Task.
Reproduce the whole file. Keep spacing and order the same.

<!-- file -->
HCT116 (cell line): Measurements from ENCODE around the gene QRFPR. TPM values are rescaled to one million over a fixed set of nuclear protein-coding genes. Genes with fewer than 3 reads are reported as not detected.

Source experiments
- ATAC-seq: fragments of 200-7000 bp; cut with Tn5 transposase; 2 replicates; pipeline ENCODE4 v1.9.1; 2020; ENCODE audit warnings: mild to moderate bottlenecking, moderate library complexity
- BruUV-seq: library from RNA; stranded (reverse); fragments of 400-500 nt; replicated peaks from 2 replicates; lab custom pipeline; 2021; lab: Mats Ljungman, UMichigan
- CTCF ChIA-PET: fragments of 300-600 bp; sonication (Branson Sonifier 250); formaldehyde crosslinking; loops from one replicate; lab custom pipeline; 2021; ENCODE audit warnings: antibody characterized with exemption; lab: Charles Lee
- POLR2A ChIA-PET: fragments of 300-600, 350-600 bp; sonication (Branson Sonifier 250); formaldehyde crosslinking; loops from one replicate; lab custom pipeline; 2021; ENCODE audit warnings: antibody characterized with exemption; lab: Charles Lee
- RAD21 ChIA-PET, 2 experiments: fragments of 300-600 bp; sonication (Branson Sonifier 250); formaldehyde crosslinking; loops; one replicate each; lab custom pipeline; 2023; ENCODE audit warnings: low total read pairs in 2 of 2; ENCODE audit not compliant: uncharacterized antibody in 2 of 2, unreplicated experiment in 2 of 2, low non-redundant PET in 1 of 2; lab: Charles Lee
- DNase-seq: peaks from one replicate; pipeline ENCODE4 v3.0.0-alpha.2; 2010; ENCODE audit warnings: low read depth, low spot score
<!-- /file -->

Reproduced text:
HCT116 (cell line): Measurements from ENCODE around the gene QRFPR. TPM values are rescaled to one million over a fixed set of nuclear protein-coding genes. Genes with fewer than 3 reads are reported as not detected.

Source experiments
- ATAC-seq: fragments of 200-7000 bp; cut with Tn5 transposase; 2 replicates; pipeline ENCODE4 v1.9.1; 2020; ENCODE audit warnings: mild to moderate bottlenecking, moderate library complexity
- BruUV-seq: library from RNA; stranded (reverse); fragments of 400-500 nt; replicated peaks from 2 replicates; lab custom pipeline; 2021; lab: Mats Ljungman, UMichigan
- CTCF ChIA-PET: fragments of 300-600 bp; sonication (Branson Sonifier 250); formaldehyde crosslinking; loops from one replicate; lab custom pipeline; 2021; ENCODE audit warnings: antibody characterized with exemption; lab: Charles Lee
- POLR2A ChIA-PET: fragments of 300-600, 350-600 bp; sonication (Branson Sonifier 250); formaldehyde crosslinking; loops from one replicate; lab custom pipeline; 2021; ENCODE audit warnings: antibody characterized with exemption; lab: Charles Lee
- RAD21 ChIA-PET, 2 experiments: fragments of 300-600 bp; sonication (Branson Sonifier 250); formaldehyde crosslinking; loops; one replicate each; lab custom pipeline; 2023; ENCODE audit warnings: low total read pairs in 2 of 2; ENCODE audit not compliant: uncharacterized antibody in 2 of 2, unreplicated experiment in 2 of 2, low non-redundant PET in 1 of 2; lab: Charles Lee
- DNase-seq: peaks from one replicate; pipeline ENCODE4 v3.0.0-alpha.2; 2010; ENCODE audit warnings: low read depth, low spot score